The ministry expected contractors to be aware of where to look for modifications to the contract's payment terms.
In consultations over the changes in 2016, only 11 contractors out of 200 who made submissions raised issues with the payment clauses, it said. It made further changes just this month.
Matthew Aileone said he had raised concerns informally with the Education Ministry, and the Ministry of Business, Innovation and Employment, and got a good hearing - but he doubted they understood the impact on builders.
"It makes it difficult ... to build that trust. Government clients in the past have been seen as quite good to work for, but increasingly I'm hearing from members and around town that some builders aren't putting in bids for projects anymore, it's just too hard."
Master Builders tells members to be more careful about what they sign
The previous government repeatedly said that procurement for public projects was getting better and fairer.
In some sectors, such as roads, it had, but Mr Hunt said that in most respects it had got worse.
Under the new government, officials were listening more, and the growing resistance among builders to the unfair contracts seemed to have halted or at least slowed the swing of the risk pendulum, Mr Hunt said.
However, he pointed to what was happening with the government's own procurement guidelines, which already state a core goal is to aim to benefit everyone.
"Absolutely excellent work done by MBIE - page after page they emphasise the importance of considering the whole-of-life cost. These guides are not mandatory and they're ignored by almost all government agencies."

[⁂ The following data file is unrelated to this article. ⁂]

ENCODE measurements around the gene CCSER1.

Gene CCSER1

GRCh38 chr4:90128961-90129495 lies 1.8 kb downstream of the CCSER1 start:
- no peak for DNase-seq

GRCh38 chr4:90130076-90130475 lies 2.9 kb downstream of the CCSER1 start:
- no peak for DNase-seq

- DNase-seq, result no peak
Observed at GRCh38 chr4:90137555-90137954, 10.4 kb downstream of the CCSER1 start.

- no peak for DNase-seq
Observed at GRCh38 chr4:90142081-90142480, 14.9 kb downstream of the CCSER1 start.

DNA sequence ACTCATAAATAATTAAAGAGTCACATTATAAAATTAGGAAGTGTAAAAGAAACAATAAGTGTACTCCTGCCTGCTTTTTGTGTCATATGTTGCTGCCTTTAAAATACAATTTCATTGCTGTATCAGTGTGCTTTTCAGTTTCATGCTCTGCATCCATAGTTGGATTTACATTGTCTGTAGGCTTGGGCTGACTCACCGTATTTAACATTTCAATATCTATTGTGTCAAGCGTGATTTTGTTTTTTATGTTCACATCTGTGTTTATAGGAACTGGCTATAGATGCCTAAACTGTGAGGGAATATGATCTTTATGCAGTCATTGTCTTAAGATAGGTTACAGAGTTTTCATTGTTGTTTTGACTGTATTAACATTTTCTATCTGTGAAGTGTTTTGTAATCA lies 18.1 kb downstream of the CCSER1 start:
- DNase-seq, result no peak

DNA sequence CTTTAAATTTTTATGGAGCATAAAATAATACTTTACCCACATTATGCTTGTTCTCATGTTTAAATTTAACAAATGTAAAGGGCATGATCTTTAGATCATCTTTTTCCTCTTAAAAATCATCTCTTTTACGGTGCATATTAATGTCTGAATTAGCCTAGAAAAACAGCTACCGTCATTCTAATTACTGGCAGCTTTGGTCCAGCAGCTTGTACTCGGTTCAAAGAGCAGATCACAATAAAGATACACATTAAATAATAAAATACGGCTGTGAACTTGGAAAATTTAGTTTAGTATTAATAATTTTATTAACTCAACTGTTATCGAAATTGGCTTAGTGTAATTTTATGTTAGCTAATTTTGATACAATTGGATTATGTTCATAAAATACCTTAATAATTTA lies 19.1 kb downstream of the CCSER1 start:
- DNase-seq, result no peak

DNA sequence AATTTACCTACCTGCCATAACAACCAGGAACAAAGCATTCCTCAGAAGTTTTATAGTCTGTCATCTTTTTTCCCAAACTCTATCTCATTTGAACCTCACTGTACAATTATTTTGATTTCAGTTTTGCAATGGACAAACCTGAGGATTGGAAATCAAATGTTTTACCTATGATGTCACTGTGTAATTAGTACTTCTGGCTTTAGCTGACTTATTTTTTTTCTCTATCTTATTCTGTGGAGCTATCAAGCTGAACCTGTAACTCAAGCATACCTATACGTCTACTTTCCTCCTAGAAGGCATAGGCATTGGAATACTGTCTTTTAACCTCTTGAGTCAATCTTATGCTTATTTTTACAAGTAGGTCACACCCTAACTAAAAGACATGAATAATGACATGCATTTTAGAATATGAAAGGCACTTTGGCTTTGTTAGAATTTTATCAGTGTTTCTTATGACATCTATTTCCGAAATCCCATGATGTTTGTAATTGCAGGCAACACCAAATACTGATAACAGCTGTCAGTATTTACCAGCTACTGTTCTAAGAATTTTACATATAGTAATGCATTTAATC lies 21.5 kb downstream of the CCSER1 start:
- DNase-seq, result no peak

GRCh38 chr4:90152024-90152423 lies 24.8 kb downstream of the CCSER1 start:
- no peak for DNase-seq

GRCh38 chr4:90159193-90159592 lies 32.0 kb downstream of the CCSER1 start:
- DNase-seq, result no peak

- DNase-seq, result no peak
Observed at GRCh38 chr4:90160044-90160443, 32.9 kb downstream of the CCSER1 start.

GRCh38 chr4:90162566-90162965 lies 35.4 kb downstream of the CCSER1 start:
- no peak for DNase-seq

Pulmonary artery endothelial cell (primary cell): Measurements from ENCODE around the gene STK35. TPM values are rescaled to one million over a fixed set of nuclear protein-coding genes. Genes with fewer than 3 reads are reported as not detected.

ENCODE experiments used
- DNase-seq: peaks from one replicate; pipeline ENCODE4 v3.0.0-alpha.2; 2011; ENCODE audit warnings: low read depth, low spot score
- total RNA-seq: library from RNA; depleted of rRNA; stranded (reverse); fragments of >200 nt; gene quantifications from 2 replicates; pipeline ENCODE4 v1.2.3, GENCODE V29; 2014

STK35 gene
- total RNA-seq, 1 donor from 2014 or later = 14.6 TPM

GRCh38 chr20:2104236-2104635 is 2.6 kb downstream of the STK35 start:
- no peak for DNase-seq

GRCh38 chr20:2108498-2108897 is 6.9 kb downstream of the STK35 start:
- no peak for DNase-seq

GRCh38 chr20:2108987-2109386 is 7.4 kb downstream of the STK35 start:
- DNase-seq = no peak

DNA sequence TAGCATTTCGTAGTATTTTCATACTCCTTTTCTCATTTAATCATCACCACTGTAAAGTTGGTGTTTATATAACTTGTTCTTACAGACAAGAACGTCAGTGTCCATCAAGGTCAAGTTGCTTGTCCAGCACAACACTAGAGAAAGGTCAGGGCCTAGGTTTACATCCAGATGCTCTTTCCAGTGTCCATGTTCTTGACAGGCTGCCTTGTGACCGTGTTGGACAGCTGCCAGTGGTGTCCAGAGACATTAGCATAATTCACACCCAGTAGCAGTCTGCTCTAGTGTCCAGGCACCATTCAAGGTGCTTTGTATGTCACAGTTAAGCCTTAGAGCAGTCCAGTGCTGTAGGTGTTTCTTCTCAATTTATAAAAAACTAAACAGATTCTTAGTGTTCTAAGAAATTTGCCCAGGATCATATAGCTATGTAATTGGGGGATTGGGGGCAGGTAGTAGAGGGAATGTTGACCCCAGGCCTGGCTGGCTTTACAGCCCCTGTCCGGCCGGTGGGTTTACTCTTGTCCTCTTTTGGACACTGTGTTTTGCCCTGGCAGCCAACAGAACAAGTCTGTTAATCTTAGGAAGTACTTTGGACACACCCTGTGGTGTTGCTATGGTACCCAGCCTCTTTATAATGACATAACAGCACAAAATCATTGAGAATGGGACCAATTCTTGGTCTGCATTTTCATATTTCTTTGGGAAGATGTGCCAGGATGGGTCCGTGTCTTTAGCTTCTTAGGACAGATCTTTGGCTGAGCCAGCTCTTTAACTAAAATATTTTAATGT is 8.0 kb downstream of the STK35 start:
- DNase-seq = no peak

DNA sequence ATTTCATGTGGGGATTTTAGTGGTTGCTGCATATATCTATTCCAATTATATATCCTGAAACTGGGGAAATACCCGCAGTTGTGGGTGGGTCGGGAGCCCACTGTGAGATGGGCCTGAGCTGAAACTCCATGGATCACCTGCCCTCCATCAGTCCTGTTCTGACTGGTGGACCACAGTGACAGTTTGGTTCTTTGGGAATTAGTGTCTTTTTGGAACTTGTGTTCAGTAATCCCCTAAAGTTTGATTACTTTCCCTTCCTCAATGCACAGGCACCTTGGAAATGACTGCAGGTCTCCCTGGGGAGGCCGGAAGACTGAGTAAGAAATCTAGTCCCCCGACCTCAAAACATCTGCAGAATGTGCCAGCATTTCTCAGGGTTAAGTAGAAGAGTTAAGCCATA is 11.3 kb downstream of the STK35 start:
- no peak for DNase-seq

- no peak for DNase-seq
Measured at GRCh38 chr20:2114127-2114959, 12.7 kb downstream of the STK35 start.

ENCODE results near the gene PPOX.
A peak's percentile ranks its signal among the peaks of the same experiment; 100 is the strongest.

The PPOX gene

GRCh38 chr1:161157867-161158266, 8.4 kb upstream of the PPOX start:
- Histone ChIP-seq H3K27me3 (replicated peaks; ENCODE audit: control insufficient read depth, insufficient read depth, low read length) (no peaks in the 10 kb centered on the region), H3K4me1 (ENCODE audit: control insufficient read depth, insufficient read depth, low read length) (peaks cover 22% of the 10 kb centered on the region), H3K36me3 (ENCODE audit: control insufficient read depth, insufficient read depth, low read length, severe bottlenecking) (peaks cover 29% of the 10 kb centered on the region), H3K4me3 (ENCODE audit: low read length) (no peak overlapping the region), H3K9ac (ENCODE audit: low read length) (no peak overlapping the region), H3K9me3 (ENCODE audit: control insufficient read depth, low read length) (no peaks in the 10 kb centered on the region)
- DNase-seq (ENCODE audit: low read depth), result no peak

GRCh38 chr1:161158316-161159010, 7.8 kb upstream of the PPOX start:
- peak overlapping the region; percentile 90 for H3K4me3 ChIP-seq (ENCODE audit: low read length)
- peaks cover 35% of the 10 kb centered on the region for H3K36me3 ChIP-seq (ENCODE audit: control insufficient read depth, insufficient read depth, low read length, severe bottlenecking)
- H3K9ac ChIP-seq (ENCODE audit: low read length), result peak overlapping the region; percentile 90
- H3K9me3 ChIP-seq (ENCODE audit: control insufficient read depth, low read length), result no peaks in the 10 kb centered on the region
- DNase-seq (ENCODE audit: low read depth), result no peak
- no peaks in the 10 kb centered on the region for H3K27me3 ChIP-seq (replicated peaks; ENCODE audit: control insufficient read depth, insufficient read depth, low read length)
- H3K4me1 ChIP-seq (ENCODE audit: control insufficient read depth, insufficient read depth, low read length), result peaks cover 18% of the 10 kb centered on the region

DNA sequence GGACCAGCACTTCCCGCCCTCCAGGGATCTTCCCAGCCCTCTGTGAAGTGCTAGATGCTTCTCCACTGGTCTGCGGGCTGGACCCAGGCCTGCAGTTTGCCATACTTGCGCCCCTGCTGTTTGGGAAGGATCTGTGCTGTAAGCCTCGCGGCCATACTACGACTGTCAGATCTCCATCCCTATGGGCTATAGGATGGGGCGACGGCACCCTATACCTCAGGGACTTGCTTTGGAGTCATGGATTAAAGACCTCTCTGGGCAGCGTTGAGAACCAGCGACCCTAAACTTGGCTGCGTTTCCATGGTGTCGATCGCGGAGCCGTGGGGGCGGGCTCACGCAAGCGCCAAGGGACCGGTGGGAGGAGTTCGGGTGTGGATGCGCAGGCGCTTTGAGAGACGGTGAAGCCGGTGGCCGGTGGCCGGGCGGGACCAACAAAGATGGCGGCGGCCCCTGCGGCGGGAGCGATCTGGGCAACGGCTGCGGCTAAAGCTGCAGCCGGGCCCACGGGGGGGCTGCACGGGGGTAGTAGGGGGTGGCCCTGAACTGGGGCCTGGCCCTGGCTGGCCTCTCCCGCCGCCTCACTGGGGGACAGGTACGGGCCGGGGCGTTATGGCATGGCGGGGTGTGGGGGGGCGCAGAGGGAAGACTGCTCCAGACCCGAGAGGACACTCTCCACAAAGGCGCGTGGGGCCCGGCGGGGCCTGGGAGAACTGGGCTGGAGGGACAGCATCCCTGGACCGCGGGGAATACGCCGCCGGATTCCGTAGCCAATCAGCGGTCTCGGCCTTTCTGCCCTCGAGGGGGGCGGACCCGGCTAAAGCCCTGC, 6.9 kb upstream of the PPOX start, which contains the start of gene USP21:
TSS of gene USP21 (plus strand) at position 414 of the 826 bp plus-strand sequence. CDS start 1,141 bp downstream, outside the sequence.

The Master Builders said no one was forcing contractors to sign, and it was now advising them to be more careful what they signed.
All ministry payment processes were aligned with MBIE's guidelines, Ms Shannon said in a written statement.
The ministry was working with the Construction Strategy Group on the final stages of a directory of construction companies qualified to do particular work, and a pipeline of capital works projects, which would speed up tendering.
The ministry said it consulted on the contract changes with contractors including Arrow, City Care, NZ Strong, Hawkins, Downer and some Master Builders Association members, and with Matthew Aileone in June 2017.
"Several changes to our core conditions have been made over the past three years, with the latest released 1 August 2018. These changes have generally been well received by suppliers and have resulted in a significant reduction in the derogations or 'tags' proposed at tender."
More talks would take place next month, "and if the issue of payment terms is raised in this round of consultation, we will consider another change".
Editor's Note: This story has been updated with comments from the Ministry of Education via a written statement.